KING5 newsman Chris Daniels reports that Ray Bartoszek's investment group has missed a payment to the City of Tukwila for an environmental review that is under way for his proposed NHL/NBA arena in that town.
Rachel Bianchi, spokesperson for Tukwila, acknowledges that the group led by Connecticut investment banker Ray Bartoszek signed a deal to reimburse the city for "peer review around the environmental analysis" and fees associated with project management. The contract calls for up Bartoszek's company, RLB Holdings, to repay the city up to $300,000 for the services rendered, and that Tukwila bills RLB in increments of $50,000.
However, Bianchi says, after the City received an initial payment of $20,000, the current invoice of $50,000 has yet to be paid. In total, says Bianchi, the City has spent $83,369.52 on the review of the arena proposal, south of I-405. She says that means Bartoszek's group still owes Tukwila $63,359.52.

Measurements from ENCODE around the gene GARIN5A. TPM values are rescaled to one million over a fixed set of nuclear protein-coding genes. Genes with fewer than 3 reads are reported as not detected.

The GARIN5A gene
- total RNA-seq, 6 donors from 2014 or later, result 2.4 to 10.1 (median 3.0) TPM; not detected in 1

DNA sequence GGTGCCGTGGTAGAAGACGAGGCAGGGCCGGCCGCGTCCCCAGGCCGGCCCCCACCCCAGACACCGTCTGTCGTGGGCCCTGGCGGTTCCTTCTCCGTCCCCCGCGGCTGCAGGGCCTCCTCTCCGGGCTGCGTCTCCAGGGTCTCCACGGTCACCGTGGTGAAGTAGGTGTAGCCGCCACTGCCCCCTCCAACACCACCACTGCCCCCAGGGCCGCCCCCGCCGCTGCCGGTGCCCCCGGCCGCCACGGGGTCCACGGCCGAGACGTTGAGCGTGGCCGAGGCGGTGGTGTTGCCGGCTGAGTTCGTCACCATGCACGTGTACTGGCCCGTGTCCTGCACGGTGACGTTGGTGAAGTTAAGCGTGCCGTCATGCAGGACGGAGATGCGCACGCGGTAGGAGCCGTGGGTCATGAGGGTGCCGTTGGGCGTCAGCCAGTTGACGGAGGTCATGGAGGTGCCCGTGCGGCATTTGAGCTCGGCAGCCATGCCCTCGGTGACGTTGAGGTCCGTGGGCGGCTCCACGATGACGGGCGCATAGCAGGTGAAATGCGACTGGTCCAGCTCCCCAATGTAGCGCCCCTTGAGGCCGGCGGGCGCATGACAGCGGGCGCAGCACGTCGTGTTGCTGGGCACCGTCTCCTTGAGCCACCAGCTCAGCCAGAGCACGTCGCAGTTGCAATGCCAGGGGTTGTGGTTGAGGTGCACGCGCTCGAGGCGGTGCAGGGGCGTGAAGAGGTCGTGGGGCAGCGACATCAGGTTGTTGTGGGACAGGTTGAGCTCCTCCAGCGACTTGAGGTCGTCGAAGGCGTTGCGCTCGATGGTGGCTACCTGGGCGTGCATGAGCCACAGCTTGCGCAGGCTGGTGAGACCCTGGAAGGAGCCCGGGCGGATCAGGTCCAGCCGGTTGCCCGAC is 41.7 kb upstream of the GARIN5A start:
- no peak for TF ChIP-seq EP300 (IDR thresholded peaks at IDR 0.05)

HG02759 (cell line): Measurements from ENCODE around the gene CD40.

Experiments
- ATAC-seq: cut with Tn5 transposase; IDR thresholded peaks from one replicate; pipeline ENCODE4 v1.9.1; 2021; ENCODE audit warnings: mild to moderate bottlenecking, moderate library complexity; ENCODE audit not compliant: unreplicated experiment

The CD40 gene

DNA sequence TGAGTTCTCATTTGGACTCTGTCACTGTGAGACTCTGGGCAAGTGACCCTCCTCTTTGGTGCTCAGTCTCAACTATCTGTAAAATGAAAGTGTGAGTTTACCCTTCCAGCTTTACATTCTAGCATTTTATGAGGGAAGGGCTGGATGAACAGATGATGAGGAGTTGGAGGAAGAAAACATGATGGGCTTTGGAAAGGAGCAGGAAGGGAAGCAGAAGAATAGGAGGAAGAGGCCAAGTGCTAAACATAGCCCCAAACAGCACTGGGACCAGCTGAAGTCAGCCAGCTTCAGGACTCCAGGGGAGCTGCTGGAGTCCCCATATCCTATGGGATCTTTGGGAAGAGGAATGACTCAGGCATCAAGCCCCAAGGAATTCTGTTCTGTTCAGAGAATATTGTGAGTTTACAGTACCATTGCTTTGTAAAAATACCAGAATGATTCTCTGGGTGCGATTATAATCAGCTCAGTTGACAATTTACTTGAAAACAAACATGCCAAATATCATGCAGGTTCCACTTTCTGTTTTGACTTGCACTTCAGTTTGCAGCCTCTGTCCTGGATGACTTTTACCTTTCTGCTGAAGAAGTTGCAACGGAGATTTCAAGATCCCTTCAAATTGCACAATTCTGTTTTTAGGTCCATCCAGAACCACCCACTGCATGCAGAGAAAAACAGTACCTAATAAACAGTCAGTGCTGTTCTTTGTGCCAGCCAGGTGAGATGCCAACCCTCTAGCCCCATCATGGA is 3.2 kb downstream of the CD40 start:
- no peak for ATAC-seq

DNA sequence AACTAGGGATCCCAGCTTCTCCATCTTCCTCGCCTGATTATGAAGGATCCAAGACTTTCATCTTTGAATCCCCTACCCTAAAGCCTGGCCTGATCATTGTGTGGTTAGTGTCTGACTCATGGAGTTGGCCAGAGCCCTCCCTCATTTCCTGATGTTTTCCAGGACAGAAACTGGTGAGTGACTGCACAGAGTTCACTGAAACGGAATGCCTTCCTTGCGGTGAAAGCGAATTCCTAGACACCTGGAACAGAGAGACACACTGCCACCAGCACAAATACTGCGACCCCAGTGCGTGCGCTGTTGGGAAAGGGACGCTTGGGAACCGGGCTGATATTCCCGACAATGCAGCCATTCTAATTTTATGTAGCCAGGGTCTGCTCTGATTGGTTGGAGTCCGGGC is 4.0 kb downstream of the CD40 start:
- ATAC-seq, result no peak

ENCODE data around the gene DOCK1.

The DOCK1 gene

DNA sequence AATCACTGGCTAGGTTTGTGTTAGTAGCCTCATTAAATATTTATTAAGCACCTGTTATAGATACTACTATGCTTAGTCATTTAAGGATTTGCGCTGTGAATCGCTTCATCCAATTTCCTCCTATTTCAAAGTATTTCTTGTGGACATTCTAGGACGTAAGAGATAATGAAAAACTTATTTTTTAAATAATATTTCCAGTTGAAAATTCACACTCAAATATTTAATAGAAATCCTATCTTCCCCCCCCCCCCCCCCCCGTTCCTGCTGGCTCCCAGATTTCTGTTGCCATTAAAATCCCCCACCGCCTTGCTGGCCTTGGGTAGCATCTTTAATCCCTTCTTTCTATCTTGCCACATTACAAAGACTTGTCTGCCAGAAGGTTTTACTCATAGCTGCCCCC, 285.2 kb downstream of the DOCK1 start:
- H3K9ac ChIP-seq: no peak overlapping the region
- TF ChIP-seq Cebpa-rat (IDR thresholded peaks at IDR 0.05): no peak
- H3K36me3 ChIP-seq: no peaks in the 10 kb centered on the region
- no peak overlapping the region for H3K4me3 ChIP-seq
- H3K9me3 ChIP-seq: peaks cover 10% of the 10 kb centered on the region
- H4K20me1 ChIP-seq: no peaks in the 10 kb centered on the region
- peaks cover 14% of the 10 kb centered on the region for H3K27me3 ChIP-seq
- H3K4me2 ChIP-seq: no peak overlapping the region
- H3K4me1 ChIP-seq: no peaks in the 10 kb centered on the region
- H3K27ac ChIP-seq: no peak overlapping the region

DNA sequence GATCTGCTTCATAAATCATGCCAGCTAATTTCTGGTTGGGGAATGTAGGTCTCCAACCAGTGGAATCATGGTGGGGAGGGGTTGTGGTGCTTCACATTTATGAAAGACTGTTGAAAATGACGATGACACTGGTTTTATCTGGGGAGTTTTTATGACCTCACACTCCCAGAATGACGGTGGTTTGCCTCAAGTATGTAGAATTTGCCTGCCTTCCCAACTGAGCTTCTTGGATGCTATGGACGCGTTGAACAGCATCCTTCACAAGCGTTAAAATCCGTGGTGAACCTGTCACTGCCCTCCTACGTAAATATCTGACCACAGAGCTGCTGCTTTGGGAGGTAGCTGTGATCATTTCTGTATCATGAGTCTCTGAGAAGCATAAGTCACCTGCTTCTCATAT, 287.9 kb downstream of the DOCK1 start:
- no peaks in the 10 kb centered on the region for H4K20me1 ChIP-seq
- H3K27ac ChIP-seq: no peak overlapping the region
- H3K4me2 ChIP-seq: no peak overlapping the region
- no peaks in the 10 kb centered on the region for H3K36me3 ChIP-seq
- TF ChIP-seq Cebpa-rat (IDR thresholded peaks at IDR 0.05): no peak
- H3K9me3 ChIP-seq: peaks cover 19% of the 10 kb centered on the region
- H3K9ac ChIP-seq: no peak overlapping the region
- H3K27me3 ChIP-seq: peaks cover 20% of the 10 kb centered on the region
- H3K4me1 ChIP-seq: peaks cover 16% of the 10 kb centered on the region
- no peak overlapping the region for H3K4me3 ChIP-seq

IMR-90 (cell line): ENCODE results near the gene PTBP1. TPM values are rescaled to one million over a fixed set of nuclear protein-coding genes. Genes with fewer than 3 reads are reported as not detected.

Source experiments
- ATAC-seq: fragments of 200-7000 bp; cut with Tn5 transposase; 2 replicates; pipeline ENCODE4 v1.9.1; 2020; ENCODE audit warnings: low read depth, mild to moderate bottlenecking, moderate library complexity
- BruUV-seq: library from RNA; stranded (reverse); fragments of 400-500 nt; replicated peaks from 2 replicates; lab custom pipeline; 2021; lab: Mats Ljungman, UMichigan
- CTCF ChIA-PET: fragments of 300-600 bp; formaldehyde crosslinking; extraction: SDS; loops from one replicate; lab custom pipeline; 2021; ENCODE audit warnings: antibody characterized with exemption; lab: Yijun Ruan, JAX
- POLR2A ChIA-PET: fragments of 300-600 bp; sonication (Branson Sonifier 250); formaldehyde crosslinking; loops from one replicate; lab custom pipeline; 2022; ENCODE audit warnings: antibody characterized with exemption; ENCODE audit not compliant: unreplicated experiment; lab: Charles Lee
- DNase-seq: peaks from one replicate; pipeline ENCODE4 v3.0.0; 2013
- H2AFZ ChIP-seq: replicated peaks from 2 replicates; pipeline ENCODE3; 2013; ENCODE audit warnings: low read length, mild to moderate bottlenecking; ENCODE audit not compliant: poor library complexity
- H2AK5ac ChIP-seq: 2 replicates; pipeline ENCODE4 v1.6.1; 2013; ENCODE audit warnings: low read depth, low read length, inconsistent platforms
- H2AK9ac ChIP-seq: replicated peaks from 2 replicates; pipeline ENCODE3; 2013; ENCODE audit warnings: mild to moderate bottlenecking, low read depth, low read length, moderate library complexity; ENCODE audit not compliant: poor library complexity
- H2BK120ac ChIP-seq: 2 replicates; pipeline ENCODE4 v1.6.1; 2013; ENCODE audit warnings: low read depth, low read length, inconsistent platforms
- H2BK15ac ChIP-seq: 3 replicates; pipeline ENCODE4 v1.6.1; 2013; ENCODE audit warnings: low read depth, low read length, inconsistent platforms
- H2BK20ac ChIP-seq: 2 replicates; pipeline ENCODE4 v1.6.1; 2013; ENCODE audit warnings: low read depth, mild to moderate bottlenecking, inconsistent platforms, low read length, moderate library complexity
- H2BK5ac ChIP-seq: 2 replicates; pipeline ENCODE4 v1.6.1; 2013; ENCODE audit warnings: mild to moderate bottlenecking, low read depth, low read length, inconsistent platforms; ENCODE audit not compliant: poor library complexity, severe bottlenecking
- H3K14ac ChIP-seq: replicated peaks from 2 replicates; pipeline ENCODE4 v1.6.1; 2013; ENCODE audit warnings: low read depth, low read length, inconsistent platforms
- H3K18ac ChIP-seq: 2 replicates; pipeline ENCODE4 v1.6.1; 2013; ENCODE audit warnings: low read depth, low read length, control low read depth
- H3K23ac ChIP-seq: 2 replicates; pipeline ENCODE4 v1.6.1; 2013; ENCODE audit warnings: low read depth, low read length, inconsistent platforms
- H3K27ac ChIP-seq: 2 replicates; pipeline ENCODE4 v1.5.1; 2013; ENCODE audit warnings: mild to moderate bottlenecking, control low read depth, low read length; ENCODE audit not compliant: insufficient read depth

Bartoszek attributes the shortfall to a clerical error that will be corrected. He also reiterates that he has extended the ownership options on the land involved in the proposal. Bianchi expressed confidence that the project will proceed to the next phase of the review.
Daniels also reports some information that casts doubt on the viability of a proposed $285 million NBA/NHL remodel of Key Arena. The most important piece of data comes from the NHL.
The NHL, despite the lack of bids on expansion, remains interested in the market. However, the NHL's Deputy Commissioner Bill Daly reiterated last week in an email to KING 5, that the league is not interested in a refurbished KeyArena as a long term solution.
If that doesn't kill the Key Arena narrative from SoDo opponents, it's difficult to imagine what will. Former Seattle Center and Seattle Supersonics executive Terry McLaughlin casts even more doubt on the Seattle relic.
"You'd have to tear out the bowl," said McLaughlin. "The geometry of the building also makes it rough. You can't go much deeper than what's there, and that makes the NHL idea tough."
He says, in theory, a developer could tear out the Northwest Rooms and skate par, to add to the footprint, but that would be a massive remodel costing close to the price of a brand new arena, on par with current similar venues. A city budget analyst, in August, put a pricetag on the potential loss of revenue for the city during a Key renovation at anywhere between $5.8 million and $21 million over a three-year period.
Meanwhile, Chris Hansen's arena project faces a likely January vote for the vacation of Occidental Avenue.